What disturbs Torey even more about the situation at the station is that Bo knows the police are going to pin the whole thing on him, and he seems to have resigned himself to it. He's beginning to see how people tend to live up to the expectations of others, and no one expected Bo to behave lawfully. When Torey first reads Chris' email he begins to see how much Chris struggled to break free of the mold in which his peers placed him. But once Chris had been labeled a weirdo, there was little he could do to shake the image. As Torey learns to recognize injustice in the world around him he begins to understand how Chris was unjustly persecuted. As Torey begins to see the fallacy of appearances, he learns acceptance, compassion, and loyalty.
Torey learns acceptance by witnessing alienation, he learns compassion by witnessing cruelty, and he learns loyalty by witnessing betrayal. Before he gets to know Bo, Torey believes that Bo must be bad because the boon label has negative connotations. Similarly, until Torey learns otherwise, he believes that Chief Bowen must be good because the Chief of Police label has positive connotations. Once Torey realizes that neither of these things is true he begins to see that the world cannot be divided into black and white. Bo and Officer Bowen have a combination of good and bad qualities, just as Christopher Creed does and as Torey does himself. Suddenly nothing is what it seems and Torey's must restructure his reality. Torey must search for the gray area between black and white and learn to recognize common emotions that lock seemingly different people in a common bond.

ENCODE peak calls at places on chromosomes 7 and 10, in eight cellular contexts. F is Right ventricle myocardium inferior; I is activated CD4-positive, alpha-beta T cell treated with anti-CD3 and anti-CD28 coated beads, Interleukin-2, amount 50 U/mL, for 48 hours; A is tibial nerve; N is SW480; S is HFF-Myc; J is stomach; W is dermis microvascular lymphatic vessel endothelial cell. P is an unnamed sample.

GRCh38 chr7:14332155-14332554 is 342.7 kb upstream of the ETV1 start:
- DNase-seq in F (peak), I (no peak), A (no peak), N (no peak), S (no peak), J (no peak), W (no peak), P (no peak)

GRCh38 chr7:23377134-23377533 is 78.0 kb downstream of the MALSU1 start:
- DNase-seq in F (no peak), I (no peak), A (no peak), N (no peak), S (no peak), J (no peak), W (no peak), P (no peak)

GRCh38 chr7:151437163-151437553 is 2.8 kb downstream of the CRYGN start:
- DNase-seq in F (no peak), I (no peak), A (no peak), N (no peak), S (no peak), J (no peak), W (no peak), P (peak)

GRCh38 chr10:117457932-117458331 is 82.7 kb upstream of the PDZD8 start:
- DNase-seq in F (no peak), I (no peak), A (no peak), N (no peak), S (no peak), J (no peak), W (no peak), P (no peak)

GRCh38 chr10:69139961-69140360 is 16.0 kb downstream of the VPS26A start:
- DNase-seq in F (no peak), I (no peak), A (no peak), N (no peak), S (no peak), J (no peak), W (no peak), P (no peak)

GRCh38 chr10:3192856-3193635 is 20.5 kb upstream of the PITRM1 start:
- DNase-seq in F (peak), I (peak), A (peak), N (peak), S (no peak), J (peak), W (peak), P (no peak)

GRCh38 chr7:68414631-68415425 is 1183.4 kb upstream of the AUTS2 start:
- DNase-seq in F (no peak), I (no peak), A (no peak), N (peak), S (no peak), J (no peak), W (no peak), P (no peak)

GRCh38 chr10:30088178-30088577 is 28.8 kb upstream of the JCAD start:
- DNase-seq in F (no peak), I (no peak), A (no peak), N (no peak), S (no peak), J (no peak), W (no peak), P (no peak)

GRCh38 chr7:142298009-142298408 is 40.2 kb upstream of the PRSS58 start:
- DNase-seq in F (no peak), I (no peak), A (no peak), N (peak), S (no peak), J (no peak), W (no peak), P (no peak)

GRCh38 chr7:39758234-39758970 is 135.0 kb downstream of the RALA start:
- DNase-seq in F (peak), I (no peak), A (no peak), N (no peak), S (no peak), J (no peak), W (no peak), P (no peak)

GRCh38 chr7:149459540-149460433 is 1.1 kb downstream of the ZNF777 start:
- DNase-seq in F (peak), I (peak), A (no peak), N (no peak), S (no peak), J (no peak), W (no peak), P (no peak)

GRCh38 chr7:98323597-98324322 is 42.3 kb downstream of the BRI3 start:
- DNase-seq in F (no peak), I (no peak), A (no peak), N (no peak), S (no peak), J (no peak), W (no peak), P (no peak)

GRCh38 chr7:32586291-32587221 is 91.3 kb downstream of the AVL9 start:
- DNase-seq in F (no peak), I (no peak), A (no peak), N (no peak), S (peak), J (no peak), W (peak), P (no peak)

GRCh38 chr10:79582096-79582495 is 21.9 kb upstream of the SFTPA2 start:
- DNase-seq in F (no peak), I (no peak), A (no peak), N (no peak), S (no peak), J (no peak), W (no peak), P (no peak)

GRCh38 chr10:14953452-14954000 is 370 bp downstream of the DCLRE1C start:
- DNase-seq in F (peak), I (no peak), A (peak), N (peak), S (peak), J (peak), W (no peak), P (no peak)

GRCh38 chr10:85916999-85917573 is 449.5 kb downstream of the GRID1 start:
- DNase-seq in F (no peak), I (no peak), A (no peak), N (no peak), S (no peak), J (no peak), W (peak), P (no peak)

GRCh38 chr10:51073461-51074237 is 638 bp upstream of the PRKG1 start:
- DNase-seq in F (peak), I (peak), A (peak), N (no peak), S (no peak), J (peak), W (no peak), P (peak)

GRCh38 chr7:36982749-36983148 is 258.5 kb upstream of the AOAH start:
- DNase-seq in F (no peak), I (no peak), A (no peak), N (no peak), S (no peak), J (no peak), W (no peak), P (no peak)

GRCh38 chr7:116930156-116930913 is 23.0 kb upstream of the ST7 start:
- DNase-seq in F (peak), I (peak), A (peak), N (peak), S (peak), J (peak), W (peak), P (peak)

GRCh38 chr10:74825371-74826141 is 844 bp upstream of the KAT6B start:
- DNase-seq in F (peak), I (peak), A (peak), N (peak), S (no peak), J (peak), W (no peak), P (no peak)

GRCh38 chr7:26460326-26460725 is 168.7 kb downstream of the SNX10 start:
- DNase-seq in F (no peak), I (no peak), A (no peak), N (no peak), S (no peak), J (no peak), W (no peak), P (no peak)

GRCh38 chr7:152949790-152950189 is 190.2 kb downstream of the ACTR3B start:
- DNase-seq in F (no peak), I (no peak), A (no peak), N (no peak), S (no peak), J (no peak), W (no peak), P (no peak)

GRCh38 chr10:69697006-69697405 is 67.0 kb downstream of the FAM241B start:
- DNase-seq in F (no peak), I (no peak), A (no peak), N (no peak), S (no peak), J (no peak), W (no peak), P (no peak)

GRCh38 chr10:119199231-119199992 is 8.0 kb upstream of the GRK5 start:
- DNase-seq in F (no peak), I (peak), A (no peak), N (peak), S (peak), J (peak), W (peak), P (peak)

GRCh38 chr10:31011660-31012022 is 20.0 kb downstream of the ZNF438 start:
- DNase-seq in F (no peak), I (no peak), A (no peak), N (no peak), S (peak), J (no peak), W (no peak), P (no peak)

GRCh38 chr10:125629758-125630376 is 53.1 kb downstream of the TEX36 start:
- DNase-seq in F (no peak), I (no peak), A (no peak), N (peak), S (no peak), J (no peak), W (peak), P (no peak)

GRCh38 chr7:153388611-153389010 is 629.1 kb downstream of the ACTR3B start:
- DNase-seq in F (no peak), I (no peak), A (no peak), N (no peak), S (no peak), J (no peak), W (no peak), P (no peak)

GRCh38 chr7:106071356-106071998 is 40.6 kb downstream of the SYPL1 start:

Torey's mom gets involved in the situation at the police station and attempts to bail them out of trouble. Mrs. Adams seems logical, yet she too is prone to biased judgment. She tells Torey in the station that Bo is not the kind of person she wants her son to befriend, and she cannot understand why Torey is so concerned about how badly the police treat Bo. Mrs. Adams struggles against the conventions of Steepleton because she recognizes the error of biased judgment yet is guilty of it herself. Steepleton, after all, is a town full of upstanding citizens, a town where people quote scripture. Mrs. Adams has a reputation to uphold in the town, and she cannot let her son go down by virtue of his association with Bo.
As Torey gains insight into what goes on in Steepleton, hypocrisy emerges as a primary theme in the novel. When Torey realizes that he cannot admit to anyone that Bo is his friend he feels enslaved by the hypocrisy. Just as his mother wishes to protect him, he knows he must hide his relationship with Bo to protect Ali and she must hide her relationship with Bo to protect herself. While Torey and Ali struggle with this realization Bo accepts the situation and has learned how to play the game. Loyal to Ali, he protects her by hiding their relationship.